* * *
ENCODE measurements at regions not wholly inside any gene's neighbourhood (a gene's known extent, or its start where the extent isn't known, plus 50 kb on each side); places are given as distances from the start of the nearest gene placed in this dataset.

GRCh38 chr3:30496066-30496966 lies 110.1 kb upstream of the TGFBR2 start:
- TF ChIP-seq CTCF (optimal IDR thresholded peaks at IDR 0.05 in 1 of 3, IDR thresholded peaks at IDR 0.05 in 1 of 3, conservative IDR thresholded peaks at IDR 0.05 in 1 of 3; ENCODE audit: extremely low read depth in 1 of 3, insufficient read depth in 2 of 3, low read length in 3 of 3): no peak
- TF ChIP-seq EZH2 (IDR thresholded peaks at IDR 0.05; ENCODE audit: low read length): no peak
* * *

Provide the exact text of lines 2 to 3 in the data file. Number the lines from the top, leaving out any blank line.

GRCh38 chr3:30496066-30496966 lies 110.1 kb upstream of the TGFBR2 start:
- TF ChIP-seq CTCF (optimal IDR thresholded peaks at IDR 0.05 in 1 of 3, IDR thresholded peaks at IDR 0.05 in 1 of 3, conservative IDR thresholded peaks at IDR 0.05 in 1 of 3; ENCODE audit: extremely low read depth in 1 of 3, insufficient read depth in 2 of 3, low read length in 3 of 3): no peak